More than 90% of the India’s total workforce is dependent on the informal sectors, like agriculture, small, micro and household enterprises etc for their employment and incomes. While the majority of this population is employed in agriculture, the non-farm sector comprising mostly artisans form the second largest livelihood group in rural India. This sector is primarily a home based cottage industry, operating in product specific clusters and the workforce includes the members of the family and the use of existing indigenous skills which are passed from generation to generation. Largely unorganized and fragmented in character they often originate and exist in areas where unemployment and under-employment are widespread.
Many such occupations are the sole domain of the women in the household helping them to achieve social and financial independence without having to leave their homes. Several factors constrain the preservation and promotion of these traditional livelihood streams the biggest among them being their inability to understand and link with markets. Being fragmented, unorganized and often isolated, these artisans are unable to connect and leverage mainstream markets.
Rural Indian society can be regarded as truly collectivist with all lives intertwined. Dr Kabita Kumari Sahu (2012) says that “a rural entrepreneur is someone who is prepared to stay in the rural area and contribute to the creation of local wealth. To such degree, the economic goals of an entrepreneur and the social goals of rural development are more strongly interlinked than in urban areas. For this reason entrepreneurship in rural areas is usually community based, has strong extended family linkages and a relatively large impact on rural communities”.
This fact has been amply demonstrated by several NGOs and civil society organizations who since the early seventies have been organizing rural women into cooperatives/collectives, helping them build skills and capacities, providing them much needed credit and taking their products beyond the local markets.
Role of technology
Across the world Information Technology (IT) has come to be recognized as a powerful enabler for advancing economic and social development through the creation of new types of economic activity, employment opportunities and the enhancement of networking and participation and a potent force in reducing marginalization. Michael L. Best and Sylvia G. Maier (2007) observed that “ICTs have been identified as one of the most effective tools to bring about gender and economic development almost simultaneously” thus espousing the role ICTs can play in the social and economic inclusion of rural women.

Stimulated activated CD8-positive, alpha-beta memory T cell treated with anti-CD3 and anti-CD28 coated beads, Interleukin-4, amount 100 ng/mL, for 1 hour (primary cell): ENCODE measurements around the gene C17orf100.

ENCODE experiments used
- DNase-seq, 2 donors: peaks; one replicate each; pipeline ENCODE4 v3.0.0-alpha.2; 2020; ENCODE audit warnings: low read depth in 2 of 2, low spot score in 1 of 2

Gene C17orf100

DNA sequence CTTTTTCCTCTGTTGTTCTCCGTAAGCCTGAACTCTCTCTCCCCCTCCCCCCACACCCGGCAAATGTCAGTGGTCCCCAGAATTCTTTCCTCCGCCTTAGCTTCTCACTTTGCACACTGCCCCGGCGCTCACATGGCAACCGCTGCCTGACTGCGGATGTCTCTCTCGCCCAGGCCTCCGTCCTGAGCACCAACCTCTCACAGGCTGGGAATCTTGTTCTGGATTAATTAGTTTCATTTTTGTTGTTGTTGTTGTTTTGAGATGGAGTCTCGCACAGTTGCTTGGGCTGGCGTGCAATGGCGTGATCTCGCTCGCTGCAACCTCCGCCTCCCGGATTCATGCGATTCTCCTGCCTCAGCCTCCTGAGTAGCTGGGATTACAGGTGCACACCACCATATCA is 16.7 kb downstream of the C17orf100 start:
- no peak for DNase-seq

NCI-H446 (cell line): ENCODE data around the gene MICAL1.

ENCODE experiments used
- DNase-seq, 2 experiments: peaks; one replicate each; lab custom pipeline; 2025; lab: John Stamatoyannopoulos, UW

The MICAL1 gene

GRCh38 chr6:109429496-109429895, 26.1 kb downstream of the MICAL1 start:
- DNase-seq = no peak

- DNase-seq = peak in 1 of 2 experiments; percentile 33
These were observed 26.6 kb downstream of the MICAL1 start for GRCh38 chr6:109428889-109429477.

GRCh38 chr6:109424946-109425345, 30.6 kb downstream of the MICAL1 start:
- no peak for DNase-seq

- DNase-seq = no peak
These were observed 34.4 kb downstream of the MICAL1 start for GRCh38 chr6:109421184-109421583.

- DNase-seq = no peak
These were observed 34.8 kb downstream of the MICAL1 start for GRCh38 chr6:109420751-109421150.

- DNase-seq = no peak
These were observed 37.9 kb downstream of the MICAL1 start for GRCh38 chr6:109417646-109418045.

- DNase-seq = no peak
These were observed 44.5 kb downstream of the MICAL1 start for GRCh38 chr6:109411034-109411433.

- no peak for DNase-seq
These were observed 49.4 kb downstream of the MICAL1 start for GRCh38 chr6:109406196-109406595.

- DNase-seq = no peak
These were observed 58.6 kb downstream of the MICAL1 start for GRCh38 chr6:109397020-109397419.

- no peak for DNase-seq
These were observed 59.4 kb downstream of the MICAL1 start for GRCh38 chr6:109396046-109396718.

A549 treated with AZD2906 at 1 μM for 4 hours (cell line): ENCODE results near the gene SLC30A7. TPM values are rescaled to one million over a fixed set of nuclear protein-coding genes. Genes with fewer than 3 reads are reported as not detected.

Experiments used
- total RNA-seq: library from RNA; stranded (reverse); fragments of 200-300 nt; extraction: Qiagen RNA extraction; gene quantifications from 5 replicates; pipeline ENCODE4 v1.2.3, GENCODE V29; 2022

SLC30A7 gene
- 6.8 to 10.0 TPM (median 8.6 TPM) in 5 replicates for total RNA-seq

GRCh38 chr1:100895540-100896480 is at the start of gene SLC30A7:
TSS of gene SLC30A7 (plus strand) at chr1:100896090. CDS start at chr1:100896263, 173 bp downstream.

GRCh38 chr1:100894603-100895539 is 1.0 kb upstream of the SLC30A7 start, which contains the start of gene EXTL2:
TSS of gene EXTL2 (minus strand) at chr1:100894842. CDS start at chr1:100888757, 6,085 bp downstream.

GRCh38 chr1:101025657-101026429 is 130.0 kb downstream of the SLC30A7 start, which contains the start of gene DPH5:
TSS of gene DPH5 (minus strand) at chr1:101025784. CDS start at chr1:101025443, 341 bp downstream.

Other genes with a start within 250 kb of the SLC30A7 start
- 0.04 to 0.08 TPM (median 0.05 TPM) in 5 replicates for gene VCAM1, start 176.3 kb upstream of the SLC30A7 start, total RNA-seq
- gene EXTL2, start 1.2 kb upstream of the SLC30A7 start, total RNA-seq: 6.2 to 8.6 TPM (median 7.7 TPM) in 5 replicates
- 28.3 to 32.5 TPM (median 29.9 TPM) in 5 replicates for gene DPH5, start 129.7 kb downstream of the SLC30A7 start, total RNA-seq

In reality, however, this great promise IT holds for growth and development has remained far out of the reach of most rural women and the advantages it has so far bestowed on the urban Indian woman have not been seen by her rural sister on the other side of the digital divide. Using and benefiting from IT requires education, training, affordable access to the technology, information relevant to the user and the building of an enabling environment most of which the rural women still do not have. Existence in a fast evolving knowledge driven universe has caught most rural women “offline” and the rapid control that IT deployment in an increasingly market driven economy is exercising in their lives is only exacerbating this information darkness and causing further marginalization.
With respect to mobile technology, however, the story has been remarkably different with high levels of acceptance across society at large. With newer, smarter technologies converging IT with communications (C ) and voice, video and web becoming available on personal phones, one sees the possibility of ICT (Information and Communication Technologies) overcoming the deficiencies inherent in conventional IT and consequently its acceptance and use by rural women. Mobile applications on such smart phones have gone a step further in fashioning this technology for specific use by this group. Applications can be developed so that they can address a specific purpose, with a pertinent user interface and with local vernacular content thus making them technologically easier to navigate and operate compared to traditional internet sites. While IT requires these women to adapt to the technology, mobile applications can be adapted to effectively address the unique socio-cultural, political and economic needs/sensitivities of this constituency making it a potential game changer vis-à-vis the empowerment of rural women.
Is Adoption happening?
This ongoing research study of rural women entrepreneurs and their collectives was designed to study the adoption of ICT by individual entrepreneurs and the collectives as a whole and the factors that influence such adoption and the constraints that keep ICT from becoming a livelihood enabler for these women.